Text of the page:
MVP debate pitted Trout and Cabrera, but stat geeks and traditionalists, too
Miguel Cabrera, who won the Triple Crown, got 22 out of 28 first-place votes for American League MVP, compared to six for runner-up Mike Trout.
Times baseball reporter
Here's the most fascinating part of the great Mike Trout-Miguel Cabrera MVP debate: The zealots on both sides can't even believe there's an argument.
I mean, Trout was so clearly the best all-around — repeat, all-around — player in the American League, with the statistical evidence to back it up (for those willing to open their minds to metrics beyond batting average, home runs and runs batted in) that it was a no-brainer. At least, to those with a brain and an open mind.
I mean, Cabrera won the Triple Freaking Crown, a feat that eluded Willie Mays, Hank Aaron, Barry Bonds and Babe Ruth. In fact, since 1900, it had eluded anyone except 11 players (Rogers Hornsby and Ted Williams won twice), and none had turned the trick since Yaz in 1967.
And as if that wasn't enough, Cabrera's Tigers made the playoffs, while Trout's Angels were aced out. Does the word "valuable" mean anything to you? Talk about no-brainers — at least, for those with a brain and without a pocket protector.
It's a little too clichéd to paint this Most Valuable Player vote as another battle in the war between the saber-nerds and the traditionalists — the staid Luddites of the Baseball Writers' Association of America vs. the WAR-loving eggheaded sons of Bill James.
But let's just say it's the latest referendum on two world views of judging player value. And give this win (not that wins matter much any more, at least not for starting pitchers) to the old school.
Cabrera — did I mention he won the Triple Crown? — was the overwhelming choice of the BBWAA, with 22 out of 28 first-place votes, compared to six for runner-up Trout.
This was hardly a surprise. Just about everyone figured that the historical imperative of a Triple Crown would, rightly or wrongly, carry the day. Even Nate Silver, The New York Times blogger/mathematician who so thoroughly nailed the results of the presidential race (and who was a baseball analyst in a previous life) called this one for Cabrera. But not before making a long, involved, statistically sophisticated case for Trout, leading to this conclusion:
"The argument on Trout's behalf isn't all that complicated: He provided the greater overall contribution to his team. Trout was a much better defensive player than Cabrera, and a much better base runner. And if Cabrera was the superior hitter, it wasn't by nearly as much as the triple crown statistics might suggest."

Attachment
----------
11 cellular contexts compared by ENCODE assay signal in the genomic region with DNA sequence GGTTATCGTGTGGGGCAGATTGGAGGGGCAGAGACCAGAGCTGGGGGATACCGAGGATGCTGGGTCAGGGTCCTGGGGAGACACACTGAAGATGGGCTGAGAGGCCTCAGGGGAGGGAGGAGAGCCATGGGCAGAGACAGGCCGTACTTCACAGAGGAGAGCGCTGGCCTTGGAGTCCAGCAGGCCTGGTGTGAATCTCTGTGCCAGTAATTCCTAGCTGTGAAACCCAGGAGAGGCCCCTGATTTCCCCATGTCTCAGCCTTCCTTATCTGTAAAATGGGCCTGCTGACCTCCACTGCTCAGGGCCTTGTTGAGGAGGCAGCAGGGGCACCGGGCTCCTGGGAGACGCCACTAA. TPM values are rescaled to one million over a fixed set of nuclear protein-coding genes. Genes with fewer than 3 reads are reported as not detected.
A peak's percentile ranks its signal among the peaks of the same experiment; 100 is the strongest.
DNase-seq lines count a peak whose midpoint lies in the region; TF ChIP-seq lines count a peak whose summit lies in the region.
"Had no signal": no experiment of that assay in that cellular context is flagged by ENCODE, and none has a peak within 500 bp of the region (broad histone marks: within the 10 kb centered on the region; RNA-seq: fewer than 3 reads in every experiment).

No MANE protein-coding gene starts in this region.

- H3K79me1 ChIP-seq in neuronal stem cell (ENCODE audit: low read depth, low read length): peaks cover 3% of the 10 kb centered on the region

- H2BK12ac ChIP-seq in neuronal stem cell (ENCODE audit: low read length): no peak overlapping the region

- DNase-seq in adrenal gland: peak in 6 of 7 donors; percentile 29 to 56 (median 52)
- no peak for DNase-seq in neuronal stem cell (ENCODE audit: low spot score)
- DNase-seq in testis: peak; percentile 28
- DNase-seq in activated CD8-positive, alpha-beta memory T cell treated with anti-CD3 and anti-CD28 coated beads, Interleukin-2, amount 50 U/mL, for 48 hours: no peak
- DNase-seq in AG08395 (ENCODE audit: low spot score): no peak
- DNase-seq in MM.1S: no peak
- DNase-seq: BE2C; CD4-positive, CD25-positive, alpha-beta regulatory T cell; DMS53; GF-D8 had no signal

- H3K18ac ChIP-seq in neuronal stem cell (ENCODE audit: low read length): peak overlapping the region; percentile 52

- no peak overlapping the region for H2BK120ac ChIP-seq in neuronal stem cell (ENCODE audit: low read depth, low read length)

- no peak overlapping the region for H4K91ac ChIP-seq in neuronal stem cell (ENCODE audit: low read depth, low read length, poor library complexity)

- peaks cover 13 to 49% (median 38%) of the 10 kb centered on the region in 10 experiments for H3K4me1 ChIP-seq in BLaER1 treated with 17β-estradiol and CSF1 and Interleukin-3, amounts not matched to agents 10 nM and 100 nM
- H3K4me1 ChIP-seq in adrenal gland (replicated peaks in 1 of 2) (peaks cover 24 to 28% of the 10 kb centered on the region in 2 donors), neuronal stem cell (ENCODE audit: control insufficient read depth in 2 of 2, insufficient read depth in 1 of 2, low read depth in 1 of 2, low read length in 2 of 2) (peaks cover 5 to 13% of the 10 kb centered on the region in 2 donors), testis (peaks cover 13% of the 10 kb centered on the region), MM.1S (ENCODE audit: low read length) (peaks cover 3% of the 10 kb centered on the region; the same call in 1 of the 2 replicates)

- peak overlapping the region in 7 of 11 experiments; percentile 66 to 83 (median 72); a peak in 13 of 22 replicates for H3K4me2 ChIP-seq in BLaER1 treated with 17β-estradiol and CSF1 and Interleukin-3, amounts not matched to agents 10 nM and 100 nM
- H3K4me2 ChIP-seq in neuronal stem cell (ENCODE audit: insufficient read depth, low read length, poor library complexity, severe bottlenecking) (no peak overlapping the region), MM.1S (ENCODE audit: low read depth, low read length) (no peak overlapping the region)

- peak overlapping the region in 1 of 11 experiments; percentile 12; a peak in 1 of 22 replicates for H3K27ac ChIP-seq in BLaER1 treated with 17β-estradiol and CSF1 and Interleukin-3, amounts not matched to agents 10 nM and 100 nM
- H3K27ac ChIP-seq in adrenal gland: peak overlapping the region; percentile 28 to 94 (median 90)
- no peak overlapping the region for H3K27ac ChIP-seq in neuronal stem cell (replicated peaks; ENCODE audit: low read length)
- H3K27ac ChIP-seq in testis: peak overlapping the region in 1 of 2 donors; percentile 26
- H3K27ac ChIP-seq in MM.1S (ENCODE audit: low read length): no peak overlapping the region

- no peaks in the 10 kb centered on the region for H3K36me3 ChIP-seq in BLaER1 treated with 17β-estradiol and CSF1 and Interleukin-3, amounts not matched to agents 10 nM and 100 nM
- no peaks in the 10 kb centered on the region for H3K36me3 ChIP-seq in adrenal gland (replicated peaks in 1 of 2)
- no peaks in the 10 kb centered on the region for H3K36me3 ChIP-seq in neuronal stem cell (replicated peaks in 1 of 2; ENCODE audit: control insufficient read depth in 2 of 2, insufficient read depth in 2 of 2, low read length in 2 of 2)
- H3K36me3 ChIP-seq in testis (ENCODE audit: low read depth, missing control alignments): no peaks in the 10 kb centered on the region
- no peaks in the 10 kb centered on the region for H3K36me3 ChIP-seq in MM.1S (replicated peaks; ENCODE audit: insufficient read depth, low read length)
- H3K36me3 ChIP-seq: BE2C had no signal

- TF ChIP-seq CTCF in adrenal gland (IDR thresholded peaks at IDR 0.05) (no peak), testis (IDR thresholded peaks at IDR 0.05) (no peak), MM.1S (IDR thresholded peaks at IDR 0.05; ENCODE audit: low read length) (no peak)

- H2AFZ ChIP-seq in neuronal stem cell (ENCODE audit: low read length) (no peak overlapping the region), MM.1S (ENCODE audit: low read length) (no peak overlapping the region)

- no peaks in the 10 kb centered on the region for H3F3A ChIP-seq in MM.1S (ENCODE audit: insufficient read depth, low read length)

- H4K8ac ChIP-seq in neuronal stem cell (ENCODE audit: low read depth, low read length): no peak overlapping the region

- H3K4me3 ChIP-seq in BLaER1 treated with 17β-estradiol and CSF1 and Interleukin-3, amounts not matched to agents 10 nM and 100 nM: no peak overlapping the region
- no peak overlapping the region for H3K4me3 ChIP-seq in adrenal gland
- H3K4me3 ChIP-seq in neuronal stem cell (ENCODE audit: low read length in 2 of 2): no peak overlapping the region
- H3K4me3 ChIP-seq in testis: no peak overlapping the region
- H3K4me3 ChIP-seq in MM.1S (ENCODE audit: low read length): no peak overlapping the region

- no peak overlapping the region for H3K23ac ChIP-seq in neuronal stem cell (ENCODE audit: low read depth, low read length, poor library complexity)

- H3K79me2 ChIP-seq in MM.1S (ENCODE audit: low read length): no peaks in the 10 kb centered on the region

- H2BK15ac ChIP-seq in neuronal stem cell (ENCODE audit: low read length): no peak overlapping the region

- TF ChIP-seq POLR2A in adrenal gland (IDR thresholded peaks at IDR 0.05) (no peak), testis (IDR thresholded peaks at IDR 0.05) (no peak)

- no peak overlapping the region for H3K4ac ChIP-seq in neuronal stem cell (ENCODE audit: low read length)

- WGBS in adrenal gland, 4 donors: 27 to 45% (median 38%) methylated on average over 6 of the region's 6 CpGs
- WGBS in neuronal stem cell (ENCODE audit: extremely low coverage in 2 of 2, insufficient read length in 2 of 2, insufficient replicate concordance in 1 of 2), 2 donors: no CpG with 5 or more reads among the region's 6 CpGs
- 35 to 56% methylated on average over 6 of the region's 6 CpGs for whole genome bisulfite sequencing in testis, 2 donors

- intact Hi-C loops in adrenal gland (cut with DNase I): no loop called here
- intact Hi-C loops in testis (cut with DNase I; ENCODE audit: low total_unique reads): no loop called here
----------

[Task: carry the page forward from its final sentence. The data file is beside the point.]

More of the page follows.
I didn't sense much outrage from the sabermetric community after Cabrera's win, probably because the outcome was a foregone conclusion. But social media was bristling with even more snark and moral indignation than usual. Which is saying something.
I didn't have an MVP vote this year, but if I had, I would have given it to Trout. But I would have spent hours, if not days, agonizing over it, and the instant I sent it off, I would have been second-, third- and fourth-guessing myself.
Because I don't see this as a clash of right and wrong, or open-mindedness and close-mindedness, or progress and regress. I see it as an agonizing choice between two fantastic players whose epic seasons each had virtues pointing toward their status as the most valuable.
Contrary to the opinion of the most dogmatic on each side, there is no wrong answer here. You could make a WAR-based argument for Trout (WAR referring to "Wins Above Replacement" a statistic that measures a player's value), but there is still no consensus on measuring defense, which is a big part of WAR. You could make a big deal out of Cabrera leading the Tigers to the playoffs, but the Angels actually won more games.
There is, in fact, an almost limitless amount of "yeah, buts." Yeah, but Trout missed the first month of the season. Yeah, but Cabrera grounded into 28 double plays. Yeah, but Trout hit .289 after Sept. 1, with a .900 OPS, while Cabrera hit .333 with a 1.071 OPS. Yeah, but Trout stole 49 bases and was caught just five times, while Cabrera stole just four. Yeah, but Cabrera showed great leadership by agreeing to move to third base to accommodate Prince Fielder. Yeah, but he wasn't a very good third baseman.
And so it goes, ad nauseam. I fully acknowledge that there is a powerful historical resonance to winning the first Triple Crown in 45 years. Then again, I also fully acknowledge that RBI and batting average ain't what they used to be, value-wise.
I fall into the camp that believes that Trout had a better all-around year than Cabrera. But I don't see anything so clear-cut as to denounce those who deem otherwise.
Larry Stone: 206-464-3146 or firstname.lastname@example.org.
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About Larry Stone
Larry Stone gives an inside look at the national baseball scene every Sunday. Look for his weekly power rankings during the season.